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Ghosts of The Box Properties

P: n/a

Seemed like a good day to bring this up.

I've been shooting for the impossible dream, a screen that looks
exactly the same on FF and IE. I know that the big difference between
FF and IE regards box properties is that width in FF is just that of
the core material but IE width also includes padding and borders. That
seemed like an easy problem to solve, just don't use padding and
borders and FF and IE will be identical.

Or maybe not. Here's the setup I wanted:

<div <div>
<iframe <iframe>
<iframe <iframe>

....where total width for the two divs is 100% and total length for
each div is 100%. The total length for the iframes within each div is
also 100%. No padding or borders on anything.

The first thing I noticed is that I had to "float" the two divs to
cause them to be side by side. Without the floats there must be some
ghostly pixel or two being inserted because they ended up vertically
aligned. With the floats the two divs are side by side in both FF and
IE. Whooo, scarey.

After the floats, the FF screen was exactly how I wanted it to be,
using the entire screen top to bottom and side to side. The IE screen,
however, had developed a ghostly scroll bar to the right of the
right-hand div. The scroll bar was greyed out, didn't have an up-down
tab, and didn't move the screen no matter where you clicked on it. It
did, however, take up real space on the screen and occasionally caused
a text frame on it's left to overflow.

After a little investigation, I decided this had something to do with
the "overflow" statement. I originally had all the divs, iframes, and
src within the iframes with their own overflow statement either
"hidden" or "auto". I changed it to an "overflow:hidden;" statement
only in the highest level body statement and "overflow:auto;" only in
the body statements of the iframe src that needed it. Amazingly, the
ghostly scroll bar vanished from the IE screens!

Well...not exactly. It was still there, it had just become invisible.
It still took up space on the right side of the screen. Is a visible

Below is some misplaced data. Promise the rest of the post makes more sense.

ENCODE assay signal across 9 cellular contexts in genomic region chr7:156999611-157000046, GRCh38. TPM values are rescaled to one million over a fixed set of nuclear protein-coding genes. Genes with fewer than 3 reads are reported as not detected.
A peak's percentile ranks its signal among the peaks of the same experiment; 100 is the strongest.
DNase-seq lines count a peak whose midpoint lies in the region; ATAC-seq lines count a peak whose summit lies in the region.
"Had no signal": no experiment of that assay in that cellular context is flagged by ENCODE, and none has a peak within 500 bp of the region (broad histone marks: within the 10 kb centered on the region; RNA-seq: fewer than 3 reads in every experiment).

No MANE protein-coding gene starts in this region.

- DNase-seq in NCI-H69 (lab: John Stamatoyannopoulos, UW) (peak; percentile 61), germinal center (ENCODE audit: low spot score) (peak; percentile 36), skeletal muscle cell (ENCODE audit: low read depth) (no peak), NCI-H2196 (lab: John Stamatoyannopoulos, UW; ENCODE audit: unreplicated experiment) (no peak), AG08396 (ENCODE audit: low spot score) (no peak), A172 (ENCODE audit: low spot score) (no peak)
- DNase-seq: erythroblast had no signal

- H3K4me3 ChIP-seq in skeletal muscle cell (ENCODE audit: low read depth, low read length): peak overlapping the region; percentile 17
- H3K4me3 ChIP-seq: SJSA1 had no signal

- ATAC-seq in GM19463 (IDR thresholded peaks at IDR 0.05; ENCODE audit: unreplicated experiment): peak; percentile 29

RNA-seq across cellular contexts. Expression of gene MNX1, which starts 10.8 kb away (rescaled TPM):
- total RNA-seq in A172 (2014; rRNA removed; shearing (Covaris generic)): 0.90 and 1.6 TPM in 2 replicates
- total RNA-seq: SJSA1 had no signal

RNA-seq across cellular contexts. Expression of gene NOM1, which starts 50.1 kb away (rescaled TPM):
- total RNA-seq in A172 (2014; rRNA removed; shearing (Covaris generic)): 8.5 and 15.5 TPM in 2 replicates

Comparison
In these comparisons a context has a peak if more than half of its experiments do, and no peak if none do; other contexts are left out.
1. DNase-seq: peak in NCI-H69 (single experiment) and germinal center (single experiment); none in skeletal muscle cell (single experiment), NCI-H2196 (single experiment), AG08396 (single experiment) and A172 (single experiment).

ghost better or worse than an invisible one?
Anyway here's the current CSS:
Body class for the highest level <bodystatement.
..bframe
{
margin:0;
padding:0;
border:0;
overflow:hidden;
}
Class for the two floated divs
..bigdivL
{
float:left;
width:48%;
height:100%;
border:0;
}
..bigdivR
{
float:left;
width:52%;
height:100%;
border:0;
}
Class for the four iframes
..TheHand
{
width:100%;
height:66%;
overflow:hidden;
}
..TheAuction
{
width:100%;
height:34%;
overflow:auto;
}
..TheText
{
width:100%;
height:96%;
overflow:auto;
}
..TheNav
{
width:100%;
height:4%;
}
Body class for the src in the upper right iframe
..b1
{
background-image:url(chalk.jpg);
font:arial;
font-weight:bold;
margin:1em;
overflow:auto;
}
Body class for the src in the lower right <iframe>
..bnav
{
background-color:#f0e68c;
font:arial;
font-weight:bold;
font-size:smaller;
margin:0;
}

Body class for the src in the upper left <iframe>
..bhand
{
background-color:#1e90ff;
font:arial;
font-weight:bold;
margin:1em;
}
Body class for the src in the lower left <iframe>
..bauct
{
background-color:#00ffff;
font:arial;
font-weight:bold;
margin:1em;
overflow:auto;
}
There's never a silver bullet or a sprig of wolfbane around when you
need one. Anyone know what's happening?

Regards,
Kent Feiler
www.KentFeiler.com
Oct 31 '06 #1
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1 Reply


P: n/a
Kent Feiler wrote:
>
I've been shooting for the impossible dream, a screen that looks
exactly the same on FF and IE.
You have no control over the visitor's browser, screen settings,
installed fonts, font sizes or anything else. Comparable results are
achievable, exact is not, so there isn't much point in trying.

Attempts at a pixel-perfect layout almost always fail miserably.
I know that the big difference between
FF and IE regards box properties
You must not get around much. ;)

It is common knowledge that IE6 uses the same box model as Firefox,
Opera, Safari and other browsers when it renders in standards mode. Use
a Strict doctype and accommodate all browsers, not just 1 or 2. As long
as the result in IE5x is still usable, who cares if it is "off" by a few
pixels. The 5 people still using those browsers are probably accustomed
to rendering oddities by now anyway.
Anyway here's the current CSS:
Post a URL, not code.

--
Berg
Nov 1 '06 #2

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